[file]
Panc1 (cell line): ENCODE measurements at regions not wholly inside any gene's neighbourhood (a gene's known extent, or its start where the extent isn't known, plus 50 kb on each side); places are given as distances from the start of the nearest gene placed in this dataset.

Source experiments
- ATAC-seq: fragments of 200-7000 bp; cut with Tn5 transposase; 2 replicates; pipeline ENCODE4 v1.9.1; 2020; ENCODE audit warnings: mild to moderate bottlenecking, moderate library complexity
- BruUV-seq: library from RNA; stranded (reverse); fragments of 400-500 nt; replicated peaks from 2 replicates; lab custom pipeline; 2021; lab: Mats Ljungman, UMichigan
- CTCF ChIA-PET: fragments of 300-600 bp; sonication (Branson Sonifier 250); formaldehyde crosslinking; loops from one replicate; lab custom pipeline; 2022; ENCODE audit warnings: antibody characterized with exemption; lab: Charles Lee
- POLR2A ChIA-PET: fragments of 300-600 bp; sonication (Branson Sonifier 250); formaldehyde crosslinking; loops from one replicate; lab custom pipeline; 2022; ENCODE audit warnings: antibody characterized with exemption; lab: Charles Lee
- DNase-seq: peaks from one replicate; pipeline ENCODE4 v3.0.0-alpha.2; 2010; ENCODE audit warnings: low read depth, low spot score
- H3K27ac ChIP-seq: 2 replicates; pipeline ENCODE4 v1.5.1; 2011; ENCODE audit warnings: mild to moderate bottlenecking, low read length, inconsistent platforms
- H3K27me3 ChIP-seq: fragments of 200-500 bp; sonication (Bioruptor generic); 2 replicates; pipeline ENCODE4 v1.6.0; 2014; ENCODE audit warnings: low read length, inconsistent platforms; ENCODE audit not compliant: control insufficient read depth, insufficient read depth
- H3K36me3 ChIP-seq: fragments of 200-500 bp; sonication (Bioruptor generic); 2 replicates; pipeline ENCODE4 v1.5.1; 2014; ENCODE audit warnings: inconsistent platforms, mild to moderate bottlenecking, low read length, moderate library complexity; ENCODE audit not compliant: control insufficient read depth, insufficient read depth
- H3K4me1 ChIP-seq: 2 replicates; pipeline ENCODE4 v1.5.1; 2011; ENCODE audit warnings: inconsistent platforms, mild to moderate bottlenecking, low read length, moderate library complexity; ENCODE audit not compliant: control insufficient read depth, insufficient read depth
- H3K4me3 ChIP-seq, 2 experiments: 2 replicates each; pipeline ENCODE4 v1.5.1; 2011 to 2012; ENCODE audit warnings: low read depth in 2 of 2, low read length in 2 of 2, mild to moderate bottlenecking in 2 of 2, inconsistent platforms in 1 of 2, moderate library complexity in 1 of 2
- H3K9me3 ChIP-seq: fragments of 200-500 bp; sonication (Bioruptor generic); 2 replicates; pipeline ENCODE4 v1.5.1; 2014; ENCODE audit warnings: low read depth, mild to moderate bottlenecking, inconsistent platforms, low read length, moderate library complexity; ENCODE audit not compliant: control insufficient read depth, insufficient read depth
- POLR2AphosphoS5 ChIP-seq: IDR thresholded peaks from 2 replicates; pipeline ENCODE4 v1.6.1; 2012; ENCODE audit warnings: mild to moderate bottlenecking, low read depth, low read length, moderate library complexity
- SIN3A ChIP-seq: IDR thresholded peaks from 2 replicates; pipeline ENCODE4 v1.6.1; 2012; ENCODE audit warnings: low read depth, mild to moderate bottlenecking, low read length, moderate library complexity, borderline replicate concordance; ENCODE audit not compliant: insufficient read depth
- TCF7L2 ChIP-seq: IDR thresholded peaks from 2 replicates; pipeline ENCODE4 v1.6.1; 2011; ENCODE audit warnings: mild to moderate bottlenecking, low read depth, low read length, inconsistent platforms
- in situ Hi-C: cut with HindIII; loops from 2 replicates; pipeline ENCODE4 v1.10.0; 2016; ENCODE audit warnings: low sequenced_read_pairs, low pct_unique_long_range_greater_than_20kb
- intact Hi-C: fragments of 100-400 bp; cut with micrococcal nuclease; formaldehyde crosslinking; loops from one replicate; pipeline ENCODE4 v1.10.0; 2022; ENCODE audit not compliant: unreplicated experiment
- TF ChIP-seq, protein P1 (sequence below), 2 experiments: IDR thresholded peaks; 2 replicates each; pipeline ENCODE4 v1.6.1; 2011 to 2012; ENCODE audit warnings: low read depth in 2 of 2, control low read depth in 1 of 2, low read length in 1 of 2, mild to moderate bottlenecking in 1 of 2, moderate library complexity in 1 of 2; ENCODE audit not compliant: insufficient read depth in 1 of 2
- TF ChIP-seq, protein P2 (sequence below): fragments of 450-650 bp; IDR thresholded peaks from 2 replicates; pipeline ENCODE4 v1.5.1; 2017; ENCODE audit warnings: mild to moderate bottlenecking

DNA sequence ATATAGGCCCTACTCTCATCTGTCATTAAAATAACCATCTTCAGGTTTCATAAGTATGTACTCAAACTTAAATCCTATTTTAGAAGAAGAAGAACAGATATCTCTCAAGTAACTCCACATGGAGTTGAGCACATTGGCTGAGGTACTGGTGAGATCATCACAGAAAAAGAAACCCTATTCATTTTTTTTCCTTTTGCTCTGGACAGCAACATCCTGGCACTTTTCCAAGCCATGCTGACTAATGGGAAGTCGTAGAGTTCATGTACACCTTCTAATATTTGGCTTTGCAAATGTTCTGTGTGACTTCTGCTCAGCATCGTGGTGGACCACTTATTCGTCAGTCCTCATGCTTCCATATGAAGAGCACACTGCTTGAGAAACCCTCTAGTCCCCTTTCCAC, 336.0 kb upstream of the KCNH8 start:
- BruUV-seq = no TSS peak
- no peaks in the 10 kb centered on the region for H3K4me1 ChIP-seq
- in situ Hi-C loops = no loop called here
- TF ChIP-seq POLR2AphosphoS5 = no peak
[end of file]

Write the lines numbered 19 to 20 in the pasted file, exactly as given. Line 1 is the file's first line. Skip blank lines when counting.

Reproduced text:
- TF ChIP-seq, protein P1 (sequence below), 2 experiments: IDR thresholded peaks; 2 replicates each; pipeline ENCODE4 v1.6.1; 2011 to 2012; ENCODE audit warnings: low read depth in 2 of 2, control low read depth in 1 of 2, low read length in 1 of 2, mild to moderate bottlenecking in 1 of 2, moderate library complexity in 1 of 2; ENCODE audit not compliant: insufficient read depth in 1 of 2
- TF ChIP-seq, protein P2 (sequence below): fragments of 450-650 bp; IDR thresholded peaks from 2 replicates; pipeline ENCODE4 v1.5.1; 2017; ENCODE audit warnings: mild to moderate bottlenecking